Now this is how you do a ballad. It’s a tense, emotional moment for a character we the audience have had time to grow attached to, the staging and lighting are both engaging to look at, and Angela Girratana gets to belt her fucking heart out. What a brilliant rock bottom moment, and portrayed in such a beautiful, gut-wrenching way. There are times when this show tries to sell me an emotional moment that I completely do not buy, and this is absolutely not one of them. This is everything a person could want in a serious Starkid song and more. 9/10

7 – CaliforM.I.A

Now, I haven’t seen a couple of Starkid’s more…obscure musicals (see Me and My Dick and Firebringer), but I’m pretty damn confident when I say that this song represents a first for the group. The first ever punk rock song they’ve integrated into a show, and you know what? It works great. From the opening guitar hits leading into Lex’s first angst-filled line, CaliforM.I.A brings an infectious, angry energy to it that I haven’t really seen this group go for before, and all I can say is I hope they do more like this in the future. Maybe it’s partly because of how well Girratana and Manion sell the lyrics, but I find this to be one of the most consistently entertaining (and rewatchable) parts of the show. Also, the nod to “Smoke Club” from The Guy Who Didn’t Like Musicals is cute and made me smile. 9/10

6 – Made In America

This is Black Friday’s thesis right here. A head-banging rock song taking on America’s materialistic, consumer-drive nature. First of all, Joey Richter deserves all the credit in the world for selling it this well. Apparently he was sick during the recorded performance on Youtube, which implies that it has the potential be even better on a day when he wasn’t sick, but like….holy shit he’s perfect! This musical has three villain songs in it, and the fact that this perfection is only the second best one says something about the quality of music here. 9/10

5 – Feast or Famine

Choreographed, beautiful chaos. That’s what this song is, and it’s perfect. It has an awesome guitar-synth fusion for the instrumental, it has some of the best choreography in the history of Starkid, and it has Jeff Blim being a perfect divine being as the man who’s in a hurry. As is usual for Blim, he makes all sorts of ridiculous facial expressions, and takes on the mannerisms of a crackhead contemplating murder. As is also usual, it’s one of the most captivating performances of the whole show. The lyrics also do a great job putting to words the maniacal frenzy that has consumed the people of the mall. Really great writing on Blim’s part. 10/10

4 – Adore Me

This right here is easily Lauren Lopez’s best Black Friday song. It has some excellent over-the-top choreography, a well-executed vocal performance on her end, and one of the best hooks in the show. It also has one or two very clever jokes weaved into the actual song, which is a welcome change of pace from Starkid’s usual style of making some songs the “funny ones”, and others the “serious ones”. This has dramatic weight, it generates a lot of tension for the audience, but it’s also funny. I suppose it’s comparable to Inevitable from TGWDLM in that regard. My favorite moment from this song is when other cast members lift Lauren up by her arms and fly her around as though she’s a bird. It just makes for an entertaining visual that also complements the lyrics. 10/10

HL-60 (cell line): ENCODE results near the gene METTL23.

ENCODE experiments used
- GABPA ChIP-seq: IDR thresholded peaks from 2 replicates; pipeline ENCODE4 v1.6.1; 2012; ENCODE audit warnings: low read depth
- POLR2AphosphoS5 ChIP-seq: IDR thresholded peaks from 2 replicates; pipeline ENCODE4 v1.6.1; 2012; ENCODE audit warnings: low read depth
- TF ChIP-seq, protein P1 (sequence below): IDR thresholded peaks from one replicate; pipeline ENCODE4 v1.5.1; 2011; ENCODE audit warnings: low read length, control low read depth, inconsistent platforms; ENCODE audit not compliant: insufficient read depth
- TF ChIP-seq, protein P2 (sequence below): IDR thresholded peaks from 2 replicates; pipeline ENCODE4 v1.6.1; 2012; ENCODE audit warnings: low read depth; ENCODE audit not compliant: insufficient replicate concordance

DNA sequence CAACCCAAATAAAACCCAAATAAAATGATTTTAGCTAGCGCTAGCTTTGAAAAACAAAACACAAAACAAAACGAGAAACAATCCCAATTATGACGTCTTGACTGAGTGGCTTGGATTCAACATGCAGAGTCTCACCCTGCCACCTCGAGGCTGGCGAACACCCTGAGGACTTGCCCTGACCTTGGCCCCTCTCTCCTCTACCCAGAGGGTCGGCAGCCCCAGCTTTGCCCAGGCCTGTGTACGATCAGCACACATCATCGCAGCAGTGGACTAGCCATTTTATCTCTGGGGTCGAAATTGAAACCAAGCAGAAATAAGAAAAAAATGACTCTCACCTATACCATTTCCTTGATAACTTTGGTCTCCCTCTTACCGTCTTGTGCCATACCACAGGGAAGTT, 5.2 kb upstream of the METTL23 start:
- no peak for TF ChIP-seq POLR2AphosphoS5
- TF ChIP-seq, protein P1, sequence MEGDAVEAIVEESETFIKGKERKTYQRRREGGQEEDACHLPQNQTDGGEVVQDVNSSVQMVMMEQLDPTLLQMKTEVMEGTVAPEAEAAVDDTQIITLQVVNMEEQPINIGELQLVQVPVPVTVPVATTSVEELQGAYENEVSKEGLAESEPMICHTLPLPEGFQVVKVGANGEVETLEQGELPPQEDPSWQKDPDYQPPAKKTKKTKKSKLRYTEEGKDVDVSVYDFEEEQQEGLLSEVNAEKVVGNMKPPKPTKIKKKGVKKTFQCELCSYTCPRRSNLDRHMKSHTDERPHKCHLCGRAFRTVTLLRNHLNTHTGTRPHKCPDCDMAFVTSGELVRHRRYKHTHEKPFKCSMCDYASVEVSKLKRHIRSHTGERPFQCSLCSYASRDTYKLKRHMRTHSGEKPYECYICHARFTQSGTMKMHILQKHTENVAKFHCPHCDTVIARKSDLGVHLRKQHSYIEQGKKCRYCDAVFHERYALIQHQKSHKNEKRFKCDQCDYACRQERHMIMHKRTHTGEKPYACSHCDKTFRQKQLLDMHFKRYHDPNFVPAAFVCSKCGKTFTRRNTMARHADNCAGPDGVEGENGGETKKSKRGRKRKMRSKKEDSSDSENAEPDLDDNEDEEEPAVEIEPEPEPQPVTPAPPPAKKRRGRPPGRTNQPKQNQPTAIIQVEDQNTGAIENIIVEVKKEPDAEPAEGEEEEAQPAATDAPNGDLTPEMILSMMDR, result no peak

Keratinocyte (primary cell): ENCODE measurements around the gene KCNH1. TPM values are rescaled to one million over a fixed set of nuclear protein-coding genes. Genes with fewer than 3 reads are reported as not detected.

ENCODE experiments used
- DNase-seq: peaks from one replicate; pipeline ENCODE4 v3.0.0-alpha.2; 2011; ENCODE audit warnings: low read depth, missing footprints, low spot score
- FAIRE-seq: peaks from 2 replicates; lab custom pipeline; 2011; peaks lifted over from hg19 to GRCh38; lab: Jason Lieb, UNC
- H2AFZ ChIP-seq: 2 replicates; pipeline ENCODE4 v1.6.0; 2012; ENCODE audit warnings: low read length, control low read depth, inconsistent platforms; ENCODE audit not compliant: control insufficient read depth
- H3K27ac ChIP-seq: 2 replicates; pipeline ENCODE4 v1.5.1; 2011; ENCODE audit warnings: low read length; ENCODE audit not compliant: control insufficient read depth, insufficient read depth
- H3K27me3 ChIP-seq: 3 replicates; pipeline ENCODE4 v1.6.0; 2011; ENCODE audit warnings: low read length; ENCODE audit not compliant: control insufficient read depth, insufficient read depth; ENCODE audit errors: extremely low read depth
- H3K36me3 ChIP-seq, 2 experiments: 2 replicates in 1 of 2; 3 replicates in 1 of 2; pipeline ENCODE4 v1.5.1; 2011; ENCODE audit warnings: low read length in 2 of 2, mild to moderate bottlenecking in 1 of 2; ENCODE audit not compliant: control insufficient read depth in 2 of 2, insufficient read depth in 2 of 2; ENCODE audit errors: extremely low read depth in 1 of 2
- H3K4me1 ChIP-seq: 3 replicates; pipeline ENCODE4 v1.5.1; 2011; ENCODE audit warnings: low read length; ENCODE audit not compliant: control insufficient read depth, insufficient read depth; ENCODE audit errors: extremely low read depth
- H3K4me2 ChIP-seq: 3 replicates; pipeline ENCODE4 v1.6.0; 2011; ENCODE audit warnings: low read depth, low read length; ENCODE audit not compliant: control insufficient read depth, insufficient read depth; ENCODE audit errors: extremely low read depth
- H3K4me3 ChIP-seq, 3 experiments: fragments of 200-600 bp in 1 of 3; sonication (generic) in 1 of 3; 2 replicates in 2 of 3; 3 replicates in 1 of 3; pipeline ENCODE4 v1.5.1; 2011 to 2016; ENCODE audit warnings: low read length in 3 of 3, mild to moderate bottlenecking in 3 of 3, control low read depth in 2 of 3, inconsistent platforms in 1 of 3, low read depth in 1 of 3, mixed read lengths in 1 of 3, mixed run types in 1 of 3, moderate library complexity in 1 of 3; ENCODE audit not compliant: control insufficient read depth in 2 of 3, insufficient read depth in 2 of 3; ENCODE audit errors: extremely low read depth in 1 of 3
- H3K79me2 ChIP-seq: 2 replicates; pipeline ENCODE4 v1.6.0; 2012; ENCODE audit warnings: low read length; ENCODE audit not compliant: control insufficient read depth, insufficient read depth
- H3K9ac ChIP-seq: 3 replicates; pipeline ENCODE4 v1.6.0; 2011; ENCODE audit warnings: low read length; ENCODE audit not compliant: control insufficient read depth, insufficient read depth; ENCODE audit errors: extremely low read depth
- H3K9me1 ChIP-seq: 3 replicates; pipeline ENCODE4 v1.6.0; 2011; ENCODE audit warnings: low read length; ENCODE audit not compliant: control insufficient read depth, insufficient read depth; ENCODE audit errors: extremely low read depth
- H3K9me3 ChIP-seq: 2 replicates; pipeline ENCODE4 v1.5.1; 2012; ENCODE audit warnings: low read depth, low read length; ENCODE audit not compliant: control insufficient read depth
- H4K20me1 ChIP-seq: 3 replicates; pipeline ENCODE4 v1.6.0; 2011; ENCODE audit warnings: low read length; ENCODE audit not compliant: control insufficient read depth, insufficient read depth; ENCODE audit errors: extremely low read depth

3 – What If Tomorrow Comes

Starkid are surprisingly gifted at writing satisfying finales for their shows, and I think this especially applies to the Hatchetfield universe (if you discount the weird mess that was Nightmare Time, that is). So while What If Tomorrow Comes doesn’t quite reach the heights of Inevitable, it still serves as an emotionally resonant, satisfying as all hell finale to the show. It’s led by Kendall Nicole, who I was genuinely shocked to learn was only thirteen years old at the time of recording, and she gives one of the best vocal performances in the entire show. Makes me wish she got more of an opportunity to sing, but I suppose I’ll take what I can get. This song never fails to send chills down my spine, and I wish it got more love from the general fandom. 10/10

Kendall Nicole, singing the opening verse of What If Tomorrow Comes?

2 – Monsters and Men (Reprise)

I have a lot to say on Monsters and Men, and I feel like talking about it too much in the context of the Reprise would be both redundant and out of order. Needless to say, Jeff Blim is a god, and even though this song is only a short reprise, it’s one of the most badass in the whole show. 10/10

1 – Monsters and Men

Where do I even begin? This is Jeff Blim’s big number, and as usual, he fucking kills it. What makes Monsters and Men stand out, though, is that it’s very different from his usual style. Blim’s normal method of performing involves hyper-energetic and intense performances in which he puts his body through the physical wringer. Lots of throwing himself around on stage, making ridiculous faces, all while belting his heart out. To be clear, I absolutely adore the performances in which he does this, but I think the more serious, powerful tone this song takes makes it stand out in a very unique way. Blim is far more on key here than he normally is, and it’s one of the few times I’d honestly call his singing beautiful. His voice complements the jazzy balladry of the song really well. Even more impressive, it feels like he never lets the John MacNamara mannerisms drop off throughout the song, even as he’s moving through the very demanding melody. The result is one of the best songs Starkid have ever put in a show. Even though I think I prefer Jeff Blim when he’s hamming up the manic crackhead energy, I hope he continues writing more serious, dramatic songs for himself every now and then. Who knows? He might just top Monsters and Men at some point in the future. Perfection/10

Conclusion: Black Friday has better music than The Guy Who Didn’t Like Musicals. Even though it has a couple lower lows, it has far, far higher highs. I can get far more enjoyment out of listening to the Black Friday album than I can with TGWDLM, and there are only one or two songs I ever have the urge to skip on it. With that being said, The Guy Who Didn’t Like Musicals is a better show. Less ambitious, sure, but much stronger execution. Despite the music being really good, Black Friday has entire subplots that fail to land in any meaningful way, and I feel like the show never manages to live up to its best moments. I hope Starkid keep experimenting with style and genre going forward, but I also hope they keep being able to create classics within their tried and true style. Still, I highly recommend checking Black Friday out on Youtube, even if you should probably watch TGWDLM first.